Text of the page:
FIG. 8 is an elevational view partly in section showing a milk carton and straw assembly according to the present invention; and
FIG. 9 is an elevational view of a bottle containing a straw assembly of this invention.
Referring to FIG. 1, there is shown a beverage container 10 and straw assembly 12. The container 10 is in the form of a can including a cylindrical sidewall 13 and a bottom wall 14 defining a beverage containing chamber 16. In a typical can body configuration, the bottom wall 14 is integral with the cylindrical sidewall 13 of the can body wherein the body is of aluminum formed by a drawing operation. The upper end is a seam 18 that includes a flange 20 which is interlocked with a top wall 22.
Referring additionally to FIG. 2, the top wall 22 is of sheet metal configuration, typically of aluminum or steel. Contrary to typical can configurations, the top wall 22 is convex, formed with a sloping wall and having a central apex which is defined by an annular removable cap section 24 defined in part by a mostly circular line of weakness 26. An opening tab 28 having a finger opening 30, for gripping, is secured to the cap section 24 by a rivet 32 to form a tab cap closure for the can assembly 10.
Referring again to FIG. 1, the straw assembly 12 is constituted by inner and outer telescoping tubes 34 and 36 respectively. The tubes are urged apart by a resilient means, which will be described in more detail hereinafter, so that when the straw assembly is enclosed within the can, the inner tube is urged by the resilient means against the sloping surface of the top wall 22, and due to the sloping nature of that wall centers itself immediately below the removable cap section 24. The can 10 encloses a beverage 38 in which the straw assembly 12 is immersed.
Referring now to FIG. 3, backward pivoting of the tab 28 tears the cap 24 from the top wall 22 along the line of weakness 26 by means of a backwardly bending action of the tab 28 as shown by the arrow 40, leaving an opening 42. As shown by the arrow 44, the inner straw tube 34 telescopes upwardly from the outer tube 36 to pop-up through the opening 42. One can then simply sip the beverage 38 through the inner straw tube 34.
FIGS. 4 through 7 illustrate in detail the construction of the straw assembly 12. The inner straw tube 34 is shown in FIG. 4 and consists integrally of a short piece of tubing 46 terminating at its bottom end in a resilient coil structure 48. The inner straw tube 34 is formed from a springy material that will not take a set and which exhibits no significant decomposition in water or in the typical beverage 38 contained in the can assembly 10, and also should be odorless and tasteless. Such properties are exhibited by a number of organic plastics, polyethylene, for example.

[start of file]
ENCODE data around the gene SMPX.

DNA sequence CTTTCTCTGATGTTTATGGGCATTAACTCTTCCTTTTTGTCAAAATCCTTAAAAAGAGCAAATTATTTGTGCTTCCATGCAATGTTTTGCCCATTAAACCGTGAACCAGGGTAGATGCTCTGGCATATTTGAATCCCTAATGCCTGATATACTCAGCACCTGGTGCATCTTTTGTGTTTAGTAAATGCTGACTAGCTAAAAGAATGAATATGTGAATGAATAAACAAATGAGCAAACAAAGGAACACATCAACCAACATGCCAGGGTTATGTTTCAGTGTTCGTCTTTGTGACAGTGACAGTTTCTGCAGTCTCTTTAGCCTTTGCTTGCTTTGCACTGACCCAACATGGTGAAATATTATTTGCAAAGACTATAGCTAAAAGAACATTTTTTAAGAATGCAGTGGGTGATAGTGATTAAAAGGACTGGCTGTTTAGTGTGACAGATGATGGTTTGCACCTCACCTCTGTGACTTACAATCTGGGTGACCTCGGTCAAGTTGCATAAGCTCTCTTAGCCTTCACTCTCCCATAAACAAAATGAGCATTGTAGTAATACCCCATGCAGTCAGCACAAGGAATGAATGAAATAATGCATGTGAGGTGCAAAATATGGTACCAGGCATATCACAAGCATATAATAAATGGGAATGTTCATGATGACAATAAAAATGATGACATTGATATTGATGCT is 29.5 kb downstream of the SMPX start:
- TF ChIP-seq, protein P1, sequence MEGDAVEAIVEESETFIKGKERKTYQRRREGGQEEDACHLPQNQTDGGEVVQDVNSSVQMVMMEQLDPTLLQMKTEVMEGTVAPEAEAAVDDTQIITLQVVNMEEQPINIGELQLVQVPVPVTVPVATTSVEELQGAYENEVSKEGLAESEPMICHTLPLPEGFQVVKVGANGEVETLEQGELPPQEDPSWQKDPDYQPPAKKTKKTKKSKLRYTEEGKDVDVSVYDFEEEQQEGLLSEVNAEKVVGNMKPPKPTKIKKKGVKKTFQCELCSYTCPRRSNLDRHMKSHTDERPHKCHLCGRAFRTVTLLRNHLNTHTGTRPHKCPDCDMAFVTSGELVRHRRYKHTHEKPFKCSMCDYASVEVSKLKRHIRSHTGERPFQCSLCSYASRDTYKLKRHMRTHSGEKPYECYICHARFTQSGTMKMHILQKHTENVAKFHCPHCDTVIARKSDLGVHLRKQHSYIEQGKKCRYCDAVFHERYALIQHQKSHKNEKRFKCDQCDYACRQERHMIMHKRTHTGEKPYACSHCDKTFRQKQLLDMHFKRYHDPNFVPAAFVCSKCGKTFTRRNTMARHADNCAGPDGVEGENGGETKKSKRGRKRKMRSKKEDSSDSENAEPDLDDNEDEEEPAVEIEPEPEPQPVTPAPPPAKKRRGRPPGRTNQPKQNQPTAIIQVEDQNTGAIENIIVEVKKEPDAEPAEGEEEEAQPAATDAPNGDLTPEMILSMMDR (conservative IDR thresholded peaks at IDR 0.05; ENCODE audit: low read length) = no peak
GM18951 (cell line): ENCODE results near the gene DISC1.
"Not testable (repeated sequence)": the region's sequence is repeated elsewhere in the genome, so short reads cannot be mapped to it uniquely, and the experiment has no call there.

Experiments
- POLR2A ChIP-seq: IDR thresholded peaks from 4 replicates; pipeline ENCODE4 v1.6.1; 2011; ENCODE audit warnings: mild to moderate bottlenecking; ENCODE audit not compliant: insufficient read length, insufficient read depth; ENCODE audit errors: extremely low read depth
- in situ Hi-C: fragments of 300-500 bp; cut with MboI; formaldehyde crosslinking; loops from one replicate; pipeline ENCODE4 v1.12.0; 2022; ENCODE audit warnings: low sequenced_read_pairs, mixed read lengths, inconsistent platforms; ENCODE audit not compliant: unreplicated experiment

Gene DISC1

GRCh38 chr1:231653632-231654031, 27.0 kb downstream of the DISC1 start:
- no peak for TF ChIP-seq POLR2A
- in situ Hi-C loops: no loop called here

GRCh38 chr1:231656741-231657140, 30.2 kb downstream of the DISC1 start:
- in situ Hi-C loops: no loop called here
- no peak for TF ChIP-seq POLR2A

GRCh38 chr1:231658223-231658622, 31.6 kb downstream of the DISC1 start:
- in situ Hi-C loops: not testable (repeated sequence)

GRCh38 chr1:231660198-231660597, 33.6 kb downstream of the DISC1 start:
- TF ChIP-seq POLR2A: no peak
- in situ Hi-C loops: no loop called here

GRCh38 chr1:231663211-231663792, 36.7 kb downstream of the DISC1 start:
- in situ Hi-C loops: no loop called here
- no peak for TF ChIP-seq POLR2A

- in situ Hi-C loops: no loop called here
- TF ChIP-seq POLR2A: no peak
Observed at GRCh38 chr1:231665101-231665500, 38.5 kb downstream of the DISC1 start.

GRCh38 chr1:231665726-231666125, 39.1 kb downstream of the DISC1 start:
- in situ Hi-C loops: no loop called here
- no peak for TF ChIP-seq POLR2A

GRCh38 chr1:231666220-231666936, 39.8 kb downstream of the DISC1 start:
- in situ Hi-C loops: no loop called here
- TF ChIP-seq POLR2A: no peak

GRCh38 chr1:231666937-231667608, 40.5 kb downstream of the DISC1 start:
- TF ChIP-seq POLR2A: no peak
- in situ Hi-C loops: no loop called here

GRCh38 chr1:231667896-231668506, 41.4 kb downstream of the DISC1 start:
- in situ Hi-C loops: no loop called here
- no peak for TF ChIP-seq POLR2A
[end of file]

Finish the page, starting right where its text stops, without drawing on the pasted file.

The outer straw tube 36 also can be formed of the same organic plastic as the inner tube 34. It consists of a tubular section 50 which in this embodiment is longer than the tubular section 46 (but in another embodiment the outer tube 36 may be the same size or may be shorter) and is formed with an annular groove 52 at its bottom end.
Referring to FIG. 6, the inner straw tube 34 is telescopically disposed into the outer straw tube 36 so that the integral coil 48 extends into the bottom of the outer tube 36. Referring additionally to FIG. 7, the angular groove 52 forms an internal rib 54 which retains the coil 48 against upward movement. Because of the springiness of the coil 48, in assembling the straw, one simply has to push the inner tube 34 into the outer tube 36 until the end of the coil 48 meets the internal rib 54 whereupon it slides past that rib, to be secured. As indicated by the arrow 56 in FIG. 6, the inner straw tube 34 can be moved up or down. Referring back to FIG. 1, during assembly, after filling the can with the beverage 38, prior to installation of the top wall 22, the straw assembly 12 is placed into the can as shown as shadow at 12a in FIG. 1. Upon securing the top wall 22, the inner straw tube 34 is urged against the sloping surface of the top wall 22 and moves until it is centered.
The outer diameter of the inner tube 34 is slightly smaller than the inner diameter of the outer tube 36, with just sufficient clearance to allow the tubes to be telescopically urged apart by the resilient spring coil 48, but not so great that beverage going into the bottom of the outer tube 36 does not get drawn up by sipping action on the inner tube 34. Generally, a clearance of about 0.1-0.3 millimeter is satisfactory, although a fair range of clearance can be accommodated with satisfactory operation. The exact optimal clearance would depend upon such factors as the surface properties of the plastic material constituting the straw tubes 34, 36 and the spring moment of the coil 48.
Referring now to FIG. 8, a carton is schematically shown such as a typical milk carton 60 with a gabled top 62. The top 62 provides a sloping surface sufficient for centering the straw assembly 12 of inner and outer straw tubes 34 and 36 respectively. The straw assembly is identical to that provided in FIGS. 4-7 and placed in the carton so as to angle toward an openable corner. As the gabled structured is flayed open, to expose the contents of the carton, the inner straw tube 34 will pop out.
FIG. 9 illustrates the use of the straw assembly of FIGS. 4∝7, but somewhat more elongated, in a typical bottle 64 terminating with a neck 56 that provides a sloping surface 58 against which the straw assembly 12b can react. The inner straw tube 34a is urged away from the outer tube 36a so that it is centered on a cap 70 used to close the mouth of the bottle 64. Upon removal of the cap 70, the inner tube 34b pops up out of the bottle mouth.
While I have specifically illustrated and described preferred embodiments of my invention, it should be understood that modifications or variations are possible in light of the above teachings.
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|U.S. Classification||220/705, 239/33, 229/103.1, 215/388, 220/270, 220/706|
|International Classification||B65D17/34, B65D77/28|
|Cooperative Classification||B65D77/283, B65D2517/0049|
|May 27, 1997||REMI||Maintenance fee reminder mailed|
|Oct 19, 1997||LAPS||Lapse for failure to pay maintenance fees|
|Dec 30, 1997||FP||Expired due to failure to pay maintenance fee|
Effective date: 19971022